Completely phase-out ICE vehicles by 2040, says UN Secretary-General
Phase-out the ICE vehicles in developed countries by 2035 and in developing nations by 2040, said United Nation's Secretary-General Antonio Guterres. While addressing the second Global Sustainable Transport Conference in Beijing, he criticised the world powers for not doing enough to make the transportation sector cleaner and greener.
He said that all means of transportation should be cleaned up globally by 2050 to meet the zero-emission targets. According to Guterres, the developed countries should stop using ICE vehicles by 2035, while the developing nations should do so by 2040.
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He also emphasised that countries around the world must come up with more ambitious and aggressive strategies to reduce carbon emissions from the transportation sector.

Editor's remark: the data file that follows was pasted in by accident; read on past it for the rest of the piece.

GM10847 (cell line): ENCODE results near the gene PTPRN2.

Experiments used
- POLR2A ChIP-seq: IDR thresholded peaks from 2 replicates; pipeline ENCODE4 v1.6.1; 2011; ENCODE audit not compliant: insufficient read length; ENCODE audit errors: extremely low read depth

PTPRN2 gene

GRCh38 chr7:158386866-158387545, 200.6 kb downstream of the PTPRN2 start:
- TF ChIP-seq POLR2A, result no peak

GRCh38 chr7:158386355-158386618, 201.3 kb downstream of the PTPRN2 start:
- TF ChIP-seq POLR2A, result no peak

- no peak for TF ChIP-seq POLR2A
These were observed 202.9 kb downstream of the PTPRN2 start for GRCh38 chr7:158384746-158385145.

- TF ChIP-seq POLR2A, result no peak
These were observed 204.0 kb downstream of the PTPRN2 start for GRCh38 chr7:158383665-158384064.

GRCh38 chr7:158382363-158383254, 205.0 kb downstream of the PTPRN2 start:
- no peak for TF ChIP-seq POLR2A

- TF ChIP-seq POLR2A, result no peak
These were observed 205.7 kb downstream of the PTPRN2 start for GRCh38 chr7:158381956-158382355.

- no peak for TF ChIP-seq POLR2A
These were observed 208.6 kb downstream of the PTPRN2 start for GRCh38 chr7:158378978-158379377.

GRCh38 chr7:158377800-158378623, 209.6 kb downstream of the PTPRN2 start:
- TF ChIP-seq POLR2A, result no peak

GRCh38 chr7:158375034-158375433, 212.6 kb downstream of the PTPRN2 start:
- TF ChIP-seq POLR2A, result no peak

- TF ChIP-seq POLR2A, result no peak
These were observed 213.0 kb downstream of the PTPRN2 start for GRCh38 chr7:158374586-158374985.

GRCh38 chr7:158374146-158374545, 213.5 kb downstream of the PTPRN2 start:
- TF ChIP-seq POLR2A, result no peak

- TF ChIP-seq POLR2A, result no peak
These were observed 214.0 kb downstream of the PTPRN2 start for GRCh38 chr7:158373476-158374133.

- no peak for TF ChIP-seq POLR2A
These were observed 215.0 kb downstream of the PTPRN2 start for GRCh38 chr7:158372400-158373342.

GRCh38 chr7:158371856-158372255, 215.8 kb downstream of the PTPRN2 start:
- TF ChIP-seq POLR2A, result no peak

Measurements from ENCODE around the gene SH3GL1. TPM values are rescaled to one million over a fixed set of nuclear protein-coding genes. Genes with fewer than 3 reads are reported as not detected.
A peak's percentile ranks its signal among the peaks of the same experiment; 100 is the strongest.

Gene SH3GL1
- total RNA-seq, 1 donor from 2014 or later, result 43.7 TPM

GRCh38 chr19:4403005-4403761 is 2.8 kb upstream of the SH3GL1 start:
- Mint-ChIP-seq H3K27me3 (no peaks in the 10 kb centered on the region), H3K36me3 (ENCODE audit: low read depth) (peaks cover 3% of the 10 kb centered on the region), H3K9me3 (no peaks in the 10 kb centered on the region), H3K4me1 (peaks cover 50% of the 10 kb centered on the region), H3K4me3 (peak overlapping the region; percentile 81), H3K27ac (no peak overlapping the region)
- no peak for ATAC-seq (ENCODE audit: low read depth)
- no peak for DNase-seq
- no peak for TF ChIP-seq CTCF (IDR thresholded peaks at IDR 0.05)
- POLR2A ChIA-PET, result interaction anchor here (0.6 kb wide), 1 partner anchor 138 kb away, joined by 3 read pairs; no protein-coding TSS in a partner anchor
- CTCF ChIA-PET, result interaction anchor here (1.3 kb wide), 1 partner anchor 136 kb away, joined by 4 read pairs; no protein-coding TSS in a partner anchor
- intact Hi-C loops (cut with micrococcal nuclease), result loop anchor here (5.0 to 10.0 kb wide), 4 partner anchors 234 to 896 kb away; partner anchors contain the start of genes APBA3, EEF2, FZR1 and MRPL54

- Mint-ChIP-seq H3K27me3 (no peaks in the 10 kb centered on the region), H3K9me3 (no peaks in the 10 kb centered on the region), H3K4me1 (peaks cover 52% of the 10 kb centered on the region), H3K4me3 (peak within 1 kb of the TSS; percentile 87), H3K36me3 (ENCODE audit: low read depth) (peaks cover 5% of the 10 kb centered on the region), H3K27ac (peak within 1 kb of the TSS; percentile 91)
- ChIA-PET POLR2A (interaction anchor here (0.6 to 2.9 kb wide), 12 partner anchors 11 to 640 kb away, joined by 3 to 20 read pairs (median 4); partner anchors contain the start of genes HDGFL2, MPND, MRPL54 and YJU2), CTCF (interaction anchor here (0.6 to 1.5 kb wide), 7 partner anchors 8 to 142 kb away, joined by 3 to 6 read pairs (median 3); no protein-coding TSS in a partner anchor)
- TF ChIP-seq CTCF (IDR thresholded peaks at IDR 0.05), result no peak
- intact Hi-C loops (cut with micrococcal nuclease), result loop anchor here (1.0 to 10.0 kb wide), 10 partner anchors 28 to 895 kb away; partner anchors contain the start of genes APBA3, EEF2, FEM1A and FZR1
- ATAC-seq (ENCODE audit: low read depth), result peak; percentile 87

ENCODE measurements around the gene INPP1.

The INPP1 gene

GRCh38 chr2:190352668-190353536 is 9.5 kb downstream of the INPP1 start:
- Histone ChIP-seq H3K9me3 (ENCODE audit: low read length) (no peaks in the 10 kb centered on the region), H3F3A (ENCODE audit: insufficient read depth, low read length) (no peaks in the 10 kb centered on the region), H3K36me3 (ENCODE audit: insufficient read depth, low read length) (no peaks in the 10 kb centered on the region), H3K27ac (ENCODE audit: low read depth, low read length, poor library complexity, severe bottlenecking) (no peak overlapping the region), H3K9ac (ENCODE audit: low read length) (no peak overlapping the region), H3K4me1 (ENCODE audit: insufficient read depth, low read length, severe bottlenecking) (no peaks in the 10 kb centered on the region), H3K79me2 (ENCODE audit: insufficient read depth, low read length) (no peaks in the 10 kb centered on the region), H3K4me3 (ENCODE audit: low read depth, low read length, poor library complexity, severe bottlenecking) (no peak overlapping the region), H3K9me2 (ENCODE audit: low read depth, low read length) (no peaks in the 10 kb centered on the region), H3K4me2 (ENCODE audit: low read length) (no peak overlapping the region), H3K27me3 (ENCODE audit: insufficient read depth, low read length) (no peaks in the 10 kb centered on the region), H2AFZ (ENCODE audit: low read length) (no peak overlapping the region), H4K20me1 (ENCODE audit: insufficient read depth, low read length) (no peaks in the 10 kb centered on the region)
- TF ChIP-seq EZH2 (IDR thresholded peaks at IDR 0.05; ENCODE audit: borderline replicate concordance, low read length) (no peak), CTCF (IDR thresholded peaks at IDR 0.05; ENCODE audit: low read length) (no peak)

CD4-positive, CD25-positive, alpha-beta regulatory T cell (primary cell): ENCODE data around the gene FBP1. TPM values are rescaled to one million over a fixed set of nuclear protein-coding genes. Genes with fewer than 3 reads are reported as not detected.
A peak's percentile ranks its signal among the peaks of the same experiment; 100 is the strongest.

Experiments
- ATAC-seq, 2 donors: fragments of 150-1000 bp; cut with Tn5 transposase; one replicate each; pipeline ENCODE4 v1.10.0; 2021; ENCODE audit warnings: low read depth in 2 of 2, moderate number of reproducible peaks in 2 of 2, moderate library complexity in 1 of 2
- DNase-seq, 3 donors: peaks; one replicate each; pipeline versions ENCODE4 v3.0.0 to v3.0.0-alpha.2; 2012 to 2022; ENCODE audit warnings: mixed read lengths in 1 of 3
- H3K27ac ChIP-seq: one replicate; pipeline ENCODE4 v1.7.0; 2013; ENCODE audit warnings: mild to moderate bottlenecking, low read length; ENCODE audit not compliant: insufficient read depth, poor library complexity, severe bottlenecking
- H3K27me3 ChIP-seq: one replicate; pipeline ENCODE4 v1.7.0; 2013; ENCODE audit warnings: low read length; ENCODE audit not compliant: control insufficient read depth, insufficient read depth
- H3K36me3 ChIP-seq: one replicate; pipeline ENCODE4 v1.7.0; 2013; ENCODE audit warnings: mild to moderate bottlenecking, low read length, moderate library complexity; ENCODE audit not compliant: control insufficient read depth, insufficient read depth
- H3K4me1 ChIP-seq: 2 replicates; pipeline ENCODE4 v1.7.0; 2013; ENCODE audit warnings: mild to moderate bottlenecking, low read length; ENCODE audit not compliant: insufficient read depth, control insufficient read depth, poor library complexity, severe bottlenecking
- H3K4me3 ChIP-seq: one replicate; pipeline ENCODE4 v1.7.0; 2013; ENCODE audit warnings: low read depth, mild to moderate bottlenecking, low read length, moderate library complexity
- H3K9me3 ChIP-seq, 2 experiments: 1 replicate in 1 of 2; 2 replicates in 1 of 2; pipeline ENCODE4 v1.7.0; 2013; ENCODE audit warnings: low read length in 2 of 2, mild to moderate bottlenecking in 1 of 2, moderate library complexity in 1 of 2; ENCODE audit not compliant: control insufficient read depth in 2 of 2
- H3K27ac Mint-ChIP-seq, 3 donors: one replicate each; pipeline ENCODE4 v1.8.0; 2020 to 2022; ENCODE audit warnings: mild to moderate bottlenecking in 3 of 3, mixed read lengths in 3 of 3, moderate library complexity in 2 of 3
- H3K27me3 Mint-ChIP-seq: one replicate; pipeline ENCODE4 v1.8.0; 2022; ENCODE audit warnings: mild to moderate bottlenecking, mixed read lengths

Guterres' comment comes at a time when the global auto industry is shifting its focus to the electric or electrified vehicles from traditional internal combustion engines powered by fossil fuels.
Several countries across Europe and Asia have already adopted strategies to phase out vehicles that run on fossil fuel-powered internal combustion engines. The stricter emission norms, deadlines to phase out ICE vehicles are boosting demand and sales for electric vehicles around the world. The rate of EV adoption is still too slow compared to the required pace.
Other factors such as demand for personal mobility, rapidly increasing prices of petrol and diesel, improving EV technology, a growing number of options in EV space, increased awareness about climate change are also boosting demand and sales of electric vehicles.
UN Secretary-General also proposed that governments around the world should incentivise clean transport options through standards and taxation to promote greener mobility. He also said that the governments should impose stricter regulations for infrastructure and procurement.
Guterres further added that the onus is not only on the government but other stakeholders as well. These include consumers and companies. He said that the changes in the transportation sector should be enforced through standards, taxation and policies.